Apple, showing its consent towards nature and the ecosystem, is buying enormously large 36,000 acres of trees in an attempt to preserve forests.
Teaming up with the US Conservation Fund, the company is making the investment in order to ensure that the working forest is sustainably harvested. Apple will use the paper from the forests for sustainable product packaging which guarantees to ensure that “forests stay forests” and harvesting timber is done in a sustainable way.
The total area protected by the agreement between Apple and The Conservation Fund is is larger than the city of San Fransisco, according to the press release. The land is bought in two areas; Reed Forest in Maine and Brunswick Forest in North Carolina.
Apple is clearly leading by example:The one that we hope others will follow,” said Larry Selzer, president and CEO of The Conservation Fund. “By all accounts, the loss of America’s working forests is one of our nation’s greatest environmental challenges. The initiative announced today is precedent-setting.”
Apple’s vice president of environmental initiatives and former administrator of the U.S. Environmental Protection Agency, told BuzzFeed News that the company managing its own supply chain — rather than buying pulp from outside vendors — represents a massive step forward.
“Imagine if every time you opened a package from a company you knew that it came from a working forest,” she said. “And imagine if companies took seriously their paper chain and made sure that was renewable, just like energy. And imagine if they didn’t just buy renewable paper, but took the step of ensuring that they would stay working forests forever.”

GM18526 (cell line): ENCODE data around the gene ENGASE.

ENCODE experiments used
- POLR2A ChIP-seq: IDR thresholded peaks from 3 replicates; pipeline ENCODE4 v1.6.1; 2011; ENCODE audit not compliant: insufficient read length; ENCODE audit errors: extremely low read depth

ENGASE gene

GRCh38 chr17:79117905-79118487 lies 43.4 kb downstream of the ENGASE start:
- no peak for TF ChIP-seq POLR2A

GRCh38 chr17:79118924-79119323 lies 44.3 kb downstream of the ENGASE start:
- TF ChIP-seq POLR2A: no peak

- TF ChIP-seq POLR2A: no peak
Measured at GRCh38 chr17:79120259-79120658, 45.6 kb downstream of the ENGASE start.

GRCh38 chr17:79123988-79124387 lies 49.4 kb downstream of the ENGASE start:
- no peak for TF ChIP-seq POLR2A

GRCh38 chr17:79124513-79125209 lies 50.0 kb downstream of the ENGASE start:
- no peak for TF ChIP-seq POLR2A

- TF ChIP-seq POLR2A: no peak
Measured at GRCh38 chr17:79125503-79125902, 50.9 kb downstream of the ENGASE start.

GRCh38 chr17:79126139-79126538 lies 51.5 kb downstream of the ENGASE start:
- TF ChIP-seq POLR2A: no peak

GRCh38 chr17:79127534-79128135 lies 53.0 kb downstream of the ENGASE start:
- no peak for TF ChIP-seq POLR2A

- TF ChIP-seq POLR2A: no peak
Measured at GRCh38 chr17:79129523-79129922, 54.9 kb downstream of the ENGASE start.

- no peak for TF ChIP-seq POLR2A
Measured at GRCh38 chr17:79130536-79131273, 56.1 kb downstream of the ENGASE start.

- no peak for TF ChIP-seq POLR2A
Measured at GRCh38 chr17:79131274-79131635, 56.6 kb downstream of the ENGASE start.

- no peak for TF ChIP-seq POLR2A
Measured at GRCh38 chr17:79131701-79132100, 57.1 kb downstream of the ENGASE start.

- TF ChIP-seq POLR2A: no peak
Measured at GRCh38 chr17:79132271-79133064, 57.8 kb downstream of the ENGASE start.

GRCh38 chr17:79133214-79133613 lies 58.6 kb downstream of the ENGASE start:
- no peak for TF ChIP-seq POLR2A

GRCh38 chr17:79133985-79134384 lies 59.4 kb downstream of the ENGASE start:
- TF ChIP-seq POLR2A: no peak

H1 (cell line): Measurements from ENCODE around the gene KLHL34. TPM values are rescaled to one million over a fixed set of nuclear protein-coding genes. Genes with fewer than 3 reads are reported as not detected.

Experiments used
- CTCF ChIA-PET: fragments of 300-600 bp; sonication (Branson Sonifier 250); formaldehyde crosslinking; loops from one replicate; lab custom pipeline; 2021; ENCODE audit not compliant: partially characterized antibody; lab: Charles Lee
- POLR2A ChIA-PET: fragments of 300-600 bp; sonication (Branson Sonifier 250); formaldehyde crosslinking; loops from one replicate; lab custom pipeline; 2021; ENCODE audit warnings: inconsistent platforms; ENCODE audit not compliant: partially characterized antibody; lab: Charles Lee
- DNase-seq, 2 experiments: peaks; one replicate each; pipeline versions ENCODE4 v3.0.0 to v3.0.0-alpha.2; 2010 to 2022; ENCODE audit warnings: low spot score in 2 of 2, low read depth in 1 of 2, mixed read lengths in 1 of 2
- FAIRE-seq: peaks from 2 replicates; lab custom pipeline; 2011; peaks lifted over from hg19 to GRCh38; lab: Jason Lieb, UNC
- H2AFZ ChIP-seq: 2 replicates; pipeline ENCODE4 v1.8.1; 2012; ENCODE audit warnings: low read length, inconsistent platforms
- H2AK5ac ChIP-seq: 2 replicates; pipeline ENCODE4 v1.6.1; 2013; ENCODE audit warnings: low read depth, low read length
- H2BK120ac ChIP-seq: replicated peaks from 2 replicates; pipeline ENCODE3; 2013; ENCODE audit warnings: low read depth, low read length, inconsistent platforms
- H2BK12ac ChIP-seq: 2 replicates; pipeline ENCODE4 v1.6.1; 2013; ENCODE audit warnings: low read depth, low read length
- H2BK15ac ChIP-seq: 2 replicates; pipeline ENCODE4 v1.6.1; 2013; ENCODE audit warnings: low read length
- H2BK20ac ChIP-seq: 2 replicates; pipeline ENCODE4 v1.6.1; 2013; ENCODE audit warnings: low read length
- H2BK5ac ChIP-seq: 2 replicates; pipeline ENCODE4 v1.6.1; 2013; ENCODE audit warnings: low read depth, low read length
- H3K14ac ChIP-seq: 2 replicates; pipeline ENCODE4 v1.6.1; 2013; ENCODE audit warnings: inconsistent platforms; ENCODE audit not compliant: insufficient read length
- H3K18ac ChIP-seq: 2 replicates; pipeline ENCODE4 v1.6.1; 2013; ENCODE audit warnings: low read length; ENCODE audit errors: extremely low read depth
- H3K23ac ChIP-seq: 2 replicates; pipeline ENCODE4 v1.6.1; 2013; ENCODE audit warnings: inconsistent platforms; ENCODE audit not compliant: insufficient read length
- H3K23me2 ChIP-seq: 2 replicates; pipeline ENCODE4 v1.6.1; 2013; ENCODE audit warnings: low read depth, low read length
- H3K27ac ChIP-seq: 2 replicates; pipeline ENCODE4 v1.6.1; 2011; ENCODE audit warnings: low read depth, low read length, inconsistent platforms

Apple declined to say how much paper it uses in its packaging, but the company does sell hundreds of millions of iOS devices a year, each of which comes in a paper package that’s composed of about one-third nonrecycled fiber.
“We feel a deep responsibility to take real action and make sure we’re addressing our own footprint, ” She stated. “And if we take the approach of just buying sustainably sourced paper, we’re not making the world a better place — we’re zeroing out. Apple has been really clear that we want to leave the world better than we found it; that’s one of our values.” “Where we want to get, of course, is 100 percent,” said Jackson.
Since Tim Cook took over, Apple has focused more on environmental efforts.Apple has also cut down on its use of conflict minerals and recently announced that it was building an $848 million solar farm in California.It has made great strides over the past few years to ensure the environmental sustainability of its supply chain and today’s “precedent-setting” deal marks another step in the right direction.